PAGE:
1 .., ' April 1, 1993 MEMORANDUM FOR AITORNEY GENERAL JANET RENO FROM: SUBJECT: BRUCE REED, DEPUTY ASSISTANT TO THE PRESIDENT JOSE CERDA III, SENIOR POLICY ANALYST DOMESTIC POLICY COUNCIL WHITE HOUSE PRIORITIES ON CRIME This memorandum outlines for you the Domestic Policy Council's priorities on crime policy issues. These priorities are based on President Clinton's major campaign promises and are generally consistent with the provisions contained in the various Democratic crime proposals considered during the past two Congresses. They reflect the main themes at the heart of President Clinton's broad economic and domestic agenda: personal responsibility; community empowerment; prevention and early intervention; and restoring the fundamental promise of America so that people who work hard and play by the rules can get ahead. As you know, the President is enthusiastic about the innovative ways you have promoted these themes in South Florida, and will support your efforts to advance them at the national level. I. White House Priorities The President has told Senator Biden, Rep. Brooks and other Members of Congress that he would like to see a crime bill as soon as they can pass one. Howard Paster has urged the Judiciary Committees to go forward, in conjunction with the White House and the Justice Department. We will work with your policy and legislative affairs departments in the coming months to present a unified front in these negotiations. The following proposals reflect the core of President Cl!nton's crime agenda, and we would like them to be the centerpiece of the criij1e bill. A. 100,000 New Police Officers The President's budget includes $2.8 billion 1 to fund comprehensive crime legislation. We support using as much of this money as possible to meet the 1 All budget numbers reflect four-year funding levels, unles~,otherwise noted. -. I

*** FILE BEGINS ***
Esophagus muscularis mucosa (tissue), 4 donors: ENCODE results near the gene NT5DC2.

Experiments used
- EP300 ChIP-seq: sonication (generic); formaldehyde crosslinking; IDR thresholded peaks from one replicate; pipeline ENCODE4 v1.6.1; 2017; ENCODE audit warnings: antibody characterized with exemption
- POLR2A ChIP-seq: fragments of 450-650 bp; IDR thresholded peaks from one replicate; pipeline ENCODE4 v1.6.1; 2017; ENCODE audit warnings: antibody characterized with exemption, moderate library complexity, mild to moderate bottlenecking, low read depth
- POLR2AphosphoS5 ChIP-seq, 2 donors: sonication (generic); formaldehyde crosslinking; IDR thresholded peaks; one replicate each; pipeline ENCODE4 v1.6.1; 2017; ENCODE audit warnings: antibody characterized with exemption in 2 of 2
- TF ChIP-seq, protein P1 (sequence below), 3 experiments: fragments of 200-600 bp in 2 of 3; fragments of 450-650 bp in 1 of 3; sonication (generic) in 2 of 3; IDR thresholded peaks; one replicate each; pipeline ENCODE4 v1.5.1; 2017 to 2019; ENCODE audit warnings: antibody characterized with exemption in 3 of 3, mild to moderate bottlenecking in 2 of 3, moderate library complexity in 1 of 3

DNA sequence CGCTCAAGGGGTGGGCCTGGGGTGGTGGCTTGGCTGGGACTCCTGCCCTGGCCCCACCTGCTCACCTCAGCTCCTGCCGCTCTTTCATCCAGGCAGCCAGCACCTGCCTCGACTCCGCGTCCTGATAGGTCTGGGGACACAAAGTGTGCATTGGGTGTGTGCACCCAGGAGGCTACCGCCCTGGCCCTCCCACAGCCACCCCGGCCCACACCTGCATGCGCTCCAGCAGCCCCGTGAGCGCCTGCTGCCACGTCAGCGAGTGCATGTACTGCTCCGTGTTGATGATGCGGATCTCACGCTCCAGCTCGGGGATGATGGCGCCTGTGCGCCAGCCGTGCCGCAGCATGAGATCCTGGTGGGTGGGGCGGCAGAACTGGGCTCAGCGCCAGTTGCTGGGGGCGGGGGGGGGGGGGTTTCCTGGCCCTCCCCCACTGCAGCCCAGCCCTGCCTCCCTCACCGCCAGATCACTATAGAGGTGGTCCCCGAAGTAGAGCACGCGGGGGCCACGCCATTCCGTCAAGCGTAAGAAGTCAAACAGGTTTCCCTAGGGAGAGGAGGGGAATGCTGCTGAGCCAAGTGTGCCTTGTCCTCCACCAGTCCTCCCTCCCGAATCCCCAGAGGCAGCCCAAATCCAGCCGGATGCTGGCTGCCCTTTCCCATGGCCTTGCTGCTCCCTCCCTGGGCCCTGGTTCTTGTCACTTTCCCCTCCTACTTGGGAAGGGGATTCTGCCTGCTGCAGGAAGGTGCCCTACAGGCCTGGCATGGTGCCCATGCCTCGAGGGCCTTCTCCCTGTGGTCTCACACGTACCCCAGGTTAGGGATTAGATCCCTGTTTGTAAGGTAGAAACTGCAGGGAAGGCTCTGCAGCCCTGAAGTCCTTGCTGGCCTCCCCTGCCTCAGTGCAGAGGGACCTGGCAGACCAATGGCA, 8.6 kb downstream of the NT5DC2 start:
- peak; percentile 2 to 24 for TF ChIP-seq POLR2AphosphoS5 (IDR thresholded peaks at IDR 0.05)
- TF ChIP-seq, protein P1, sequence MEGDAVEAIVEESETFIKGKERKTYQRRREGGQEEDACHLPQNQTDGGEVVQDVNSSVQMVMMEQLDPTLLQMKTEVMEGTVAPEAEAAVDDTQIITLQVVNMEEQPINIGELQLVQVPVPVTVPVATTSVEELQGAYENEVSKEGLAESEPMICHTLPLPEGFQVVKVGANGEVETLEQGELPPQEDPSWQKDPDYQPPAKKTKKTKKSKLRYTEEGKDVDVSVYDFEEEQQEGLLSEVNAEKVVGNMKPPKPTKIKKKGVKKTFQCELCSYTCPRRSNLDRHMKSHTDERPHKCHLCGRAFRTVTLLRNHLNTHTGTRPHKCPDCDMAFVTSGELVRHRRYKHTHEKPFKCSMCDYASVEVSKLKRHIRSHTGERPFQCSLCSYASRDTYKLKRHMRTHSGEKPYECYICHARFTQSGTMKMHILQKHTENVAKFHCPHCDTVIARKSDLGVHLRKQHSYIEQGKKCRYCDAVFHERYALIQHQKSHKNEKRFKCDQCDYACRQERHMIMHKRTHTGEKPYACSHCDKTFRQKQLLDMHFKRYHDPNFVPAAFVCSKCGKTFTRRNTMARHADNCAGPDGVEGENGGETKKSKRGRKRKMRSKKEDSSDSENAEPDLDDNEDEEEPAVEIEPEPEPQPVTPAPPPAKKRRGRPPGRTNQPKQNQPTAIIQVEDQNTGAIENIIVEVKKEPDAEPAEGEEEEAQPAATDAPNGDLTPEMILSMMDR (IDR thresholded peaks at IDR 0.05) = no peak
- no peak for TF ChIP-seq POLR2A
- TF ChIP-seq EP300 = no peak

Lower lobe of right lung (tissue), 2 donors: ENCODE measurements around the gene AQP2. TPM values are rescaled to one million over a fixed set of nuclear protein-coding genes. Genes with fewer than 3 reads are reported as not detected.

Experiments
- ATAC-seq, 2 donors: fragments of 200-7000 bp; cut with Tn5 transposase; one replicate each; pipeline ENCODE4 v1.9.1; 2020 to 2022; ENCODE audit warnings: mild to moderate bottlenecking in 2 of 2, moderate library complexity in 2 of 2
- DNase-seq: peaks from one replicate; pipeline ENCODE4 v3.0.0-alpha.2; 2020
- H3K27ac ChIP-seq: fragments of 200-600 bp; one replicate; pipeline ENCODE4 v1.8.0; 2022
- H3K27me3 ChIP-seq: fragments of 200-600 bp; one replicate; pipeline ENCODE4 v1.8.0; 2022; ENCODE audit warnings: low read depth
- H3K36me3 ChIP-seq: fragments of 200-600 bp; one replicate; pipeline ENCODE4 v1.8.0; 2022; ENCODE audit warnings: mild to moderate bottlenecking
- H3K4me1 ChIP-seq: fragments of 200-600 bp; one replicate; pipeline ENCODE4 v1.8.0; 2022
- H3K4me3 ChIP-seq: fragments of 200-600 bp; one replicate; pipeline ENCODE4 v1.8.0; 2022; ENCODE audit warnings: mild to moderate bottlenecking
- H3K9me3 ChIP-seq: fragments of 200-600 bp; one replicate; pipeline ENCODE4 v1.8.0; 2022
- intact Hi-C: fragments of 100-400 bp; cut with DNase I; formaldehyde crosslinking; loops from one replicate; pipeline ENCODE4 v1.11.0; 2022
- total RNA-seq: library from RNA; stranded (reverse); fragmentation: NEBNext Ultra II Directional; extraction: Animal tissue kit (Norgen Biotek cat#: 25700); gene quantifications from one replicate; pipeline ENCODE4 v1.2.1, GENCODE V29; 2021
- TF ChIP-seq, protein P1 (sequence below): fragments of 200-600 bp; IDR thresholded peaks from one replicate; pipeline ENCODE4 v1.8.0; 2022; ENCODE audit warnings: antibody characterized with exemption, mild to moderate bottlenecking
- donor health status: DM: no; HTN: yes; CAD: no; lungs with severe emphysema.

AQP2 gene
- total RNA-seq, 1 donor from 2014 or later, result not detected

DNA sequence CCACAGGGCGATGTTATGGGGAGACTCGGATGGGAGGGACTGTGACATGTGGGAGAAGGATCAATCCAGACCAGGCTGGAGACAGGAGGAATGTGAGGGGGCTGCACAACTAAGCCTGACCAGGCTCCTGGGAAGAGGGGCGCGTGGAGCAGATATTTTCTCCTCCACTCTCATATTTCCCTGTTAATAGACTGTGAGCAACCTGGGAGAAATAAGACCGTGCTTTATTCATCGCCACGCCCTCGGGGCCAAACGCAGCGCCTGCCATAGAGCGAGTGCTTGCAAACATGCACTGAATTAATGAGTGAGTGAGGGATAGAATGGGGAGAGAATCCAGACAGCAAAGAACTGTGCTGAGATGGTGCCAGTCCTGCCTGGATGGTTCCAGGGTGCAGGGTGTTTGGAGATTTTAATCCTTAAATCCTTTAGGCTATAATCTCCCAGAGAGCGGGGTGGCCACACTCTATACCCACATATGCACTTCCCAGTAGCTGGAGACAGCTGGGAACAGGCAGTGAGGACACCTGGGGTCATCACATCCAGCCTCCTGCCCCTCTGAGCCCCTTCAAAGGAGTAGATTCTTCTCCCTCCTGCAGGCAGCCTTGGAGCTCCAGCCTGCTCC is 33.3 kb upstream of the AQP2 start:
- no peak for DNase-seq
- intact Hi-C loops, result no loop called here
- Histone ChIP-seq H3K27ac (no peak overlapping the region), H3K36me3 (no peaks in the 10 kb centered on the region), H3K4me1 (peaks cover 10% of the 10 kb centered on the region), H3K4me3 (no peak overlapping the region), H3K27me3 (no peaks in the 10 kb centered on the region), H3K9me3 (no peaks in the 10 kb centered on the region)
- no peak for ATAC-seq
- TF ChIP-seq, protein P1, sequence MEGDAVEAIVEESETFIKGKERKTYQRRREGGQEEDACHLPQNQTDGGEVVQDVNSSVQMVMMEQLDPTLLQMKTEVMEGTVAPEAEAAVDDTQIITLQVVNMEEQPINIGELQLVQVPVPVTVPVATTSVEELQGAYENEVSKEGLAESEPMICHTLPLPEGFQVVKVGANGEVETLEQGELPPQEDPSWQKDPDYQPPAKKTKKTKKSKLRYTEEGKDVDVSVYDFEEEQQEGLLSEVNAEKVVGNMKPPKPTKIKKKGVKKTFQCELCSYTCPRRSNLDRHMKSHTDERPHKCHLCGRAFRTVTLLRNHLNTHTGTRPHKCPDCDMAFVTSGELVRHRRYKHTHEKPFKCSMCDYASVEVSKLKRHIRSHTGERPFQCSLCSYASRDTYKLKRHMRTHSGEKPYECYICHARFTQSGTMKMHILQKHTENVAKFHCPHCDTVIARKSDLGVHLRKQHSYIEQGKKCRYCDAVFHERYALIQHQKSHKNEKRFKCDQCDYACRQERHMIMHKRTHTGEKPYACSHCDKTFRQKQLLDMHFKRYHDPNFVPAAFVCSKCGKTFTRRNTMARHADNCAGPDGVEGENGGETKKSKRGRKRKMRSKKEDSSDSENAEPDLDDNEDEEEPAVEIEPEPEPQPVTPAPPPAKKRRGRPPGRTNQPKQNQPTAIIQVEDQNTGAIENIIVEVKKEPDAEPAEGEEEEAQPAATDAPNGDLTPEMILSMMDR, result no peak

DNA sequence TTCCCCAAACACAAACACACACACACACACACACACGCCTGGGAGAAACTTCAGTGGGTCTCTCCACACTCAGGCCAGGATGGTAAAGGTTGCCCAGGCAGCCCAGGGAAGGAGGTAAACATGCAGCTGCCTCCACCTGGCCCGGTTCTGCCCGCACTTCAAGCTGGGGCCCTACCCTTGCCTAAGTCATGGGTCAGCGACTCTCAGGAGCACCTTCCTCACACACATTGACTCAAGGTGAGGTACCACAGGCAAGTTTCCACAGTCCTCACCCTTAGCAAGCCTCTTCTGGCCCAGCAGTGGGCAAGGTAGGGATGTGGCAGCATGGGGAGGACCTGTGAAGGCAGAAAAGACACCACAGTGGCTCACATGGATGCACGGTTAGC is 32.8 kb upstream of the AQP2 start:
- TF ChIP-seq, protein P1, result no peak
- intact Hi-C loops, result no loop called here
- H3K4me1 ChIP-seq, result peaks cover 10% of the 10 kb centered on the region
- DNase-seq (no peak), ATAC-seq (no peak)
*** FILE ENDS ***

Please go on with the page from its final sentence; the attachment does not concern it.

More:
2 . o } --~.. ~., ,000 new police officers pledge. OMB has already allocated $775 million for community policing/cops on the beat grants and $450 million for a still-tobe-determined Police Corps (with law enforcement scholarships). Preliminary estimates indicate that these two components would put approximately 35,000 new police officers on the street over four years. We will look to other sources for more police as well: the Department of Housing and Urban Development, the Department of Education, National Service, Weed and Seed/enterprise zones, and defense conversion funds to provide outgoing military personnel with l~w enforcement training. These proposals are detailed at the end of this memorandum. B. Brady Bill We strongly support passage of the Brady Bill as part of a larger crime package. OMB has allocated a small portion of the crime bill funds to help states upgrade their criminal justice records. C. Community Boot Camps We are committed to expanding the availability of community "boot camps" to non-violent, first-time offenders at the state and federal level, and support the state-federal boot camps and Certainty of Punishment grants in last year's crime bill. D. Drug Treatment on Demand We support using a portion of the unallocated monies in the $2.8 billion crime initiative to fund a drug treatment and testing program within the criminal justice system. This proposal has not been outlined, but we foresee.it being an integral part of the President's National Drug Control Policy. II. White House Positions op Other Major Crime Issues A. Death Penalty We support the enactment of a federal death penalty for crimes with a federal nexus but have not taken a position on enacting a federal death penalty for non-homicidal crimes. We would defer to Senator Biden and other Hill leaders to negotiate some form of last year's death penalty language. '